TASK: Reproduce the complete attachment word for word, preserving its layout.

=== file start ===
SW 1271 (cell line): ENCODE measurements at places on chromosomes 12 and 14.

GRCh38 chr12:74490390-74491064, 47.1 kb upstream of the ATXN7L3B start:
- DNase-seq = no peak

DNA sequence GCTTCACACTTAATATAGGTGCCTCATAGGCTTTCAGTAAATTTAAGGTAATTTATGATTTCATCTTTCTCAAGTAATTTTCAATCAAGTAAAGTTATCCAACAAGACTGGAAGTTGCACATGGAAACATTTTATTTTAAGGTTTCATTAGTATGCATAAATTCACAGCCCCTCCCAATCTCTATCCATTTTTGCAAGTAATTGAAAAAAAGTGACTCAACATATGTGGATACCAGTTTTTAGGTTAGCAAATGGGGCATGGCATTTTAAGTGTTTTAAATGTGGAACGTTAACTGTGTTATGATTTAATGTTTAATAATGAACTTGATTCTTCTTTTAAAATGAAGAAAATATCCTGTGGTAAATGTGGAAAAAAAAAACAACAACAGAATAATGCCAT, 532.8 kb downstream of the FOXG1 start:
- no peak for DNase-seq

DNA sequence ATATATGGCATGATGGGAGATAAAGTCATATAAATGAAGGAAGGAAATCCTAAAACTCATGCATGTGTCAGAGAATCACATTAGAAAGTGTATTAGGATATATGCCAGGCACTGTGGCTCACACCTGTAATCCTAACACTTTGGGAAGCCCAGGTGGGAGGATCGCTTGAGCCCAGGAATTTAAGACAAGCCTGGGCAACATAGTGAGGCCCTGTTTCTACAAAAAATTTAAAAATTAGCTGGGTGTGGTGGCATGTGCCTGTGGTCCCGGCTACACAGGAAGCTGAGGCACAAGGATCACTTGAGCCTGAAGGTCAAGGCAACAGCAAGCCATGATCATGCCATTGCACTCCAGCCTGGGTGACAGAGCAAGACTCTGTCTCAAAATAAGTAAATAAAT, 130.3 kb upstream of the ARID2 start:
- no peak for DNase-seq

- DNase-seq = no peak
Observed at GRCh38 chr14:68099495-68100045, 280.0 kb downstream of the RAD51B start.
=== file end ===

SW 1271 (cell line): ENCODE measurements at places on chromosomes 12 and 14.

GRCh38 chr12:74490390-74491064, 47.1 kb upstream of the ATXN7L3B start:
- DNase-seq = no peak

DNA sequence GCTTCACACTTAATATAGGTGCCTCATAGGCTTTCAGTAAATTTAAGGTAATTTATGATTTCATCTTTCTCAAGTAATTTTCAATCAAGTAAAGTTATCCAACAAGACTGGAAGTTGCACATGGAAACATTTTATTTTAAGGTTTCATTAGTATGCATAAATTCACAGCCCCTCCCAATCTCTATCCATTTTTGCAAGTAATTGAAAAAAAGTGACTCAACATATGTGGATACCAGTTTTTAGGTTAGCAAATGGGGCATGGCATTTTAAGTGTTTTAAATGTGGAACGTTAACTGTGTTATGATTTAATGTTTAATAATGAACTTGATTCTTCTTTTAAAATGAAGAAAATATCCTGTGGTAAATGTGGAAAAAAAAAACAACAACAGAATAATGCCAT, 532.8 kb downstream of the FOXG1 start:
- no peak for DNase-seq

DNA sequence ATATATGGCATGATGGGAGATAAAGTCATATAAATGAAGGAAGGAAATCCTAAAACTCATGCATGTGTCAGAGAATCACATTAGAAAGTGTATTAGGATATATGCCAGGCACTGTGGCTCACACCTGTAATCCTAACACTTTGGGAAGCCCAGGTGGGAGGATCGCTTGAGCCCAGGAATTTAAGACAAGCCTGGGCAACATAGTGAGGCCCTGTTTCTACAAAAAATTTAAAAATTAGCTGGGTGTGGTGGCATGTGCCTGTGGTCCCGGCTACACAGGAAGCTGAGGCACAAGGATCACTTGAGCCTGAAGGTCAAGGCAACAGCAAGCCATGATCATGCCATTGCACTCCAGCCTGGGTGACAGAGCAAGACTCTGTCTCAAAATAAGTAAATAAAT, 130.3 kb upstream of the ARID2 start:
- no peak for DNase-seq

- DNase-seq = no peak
Observed at GRCh38 chr14:68099495-68100045, 280.0 kb downstream of the RAD51B start.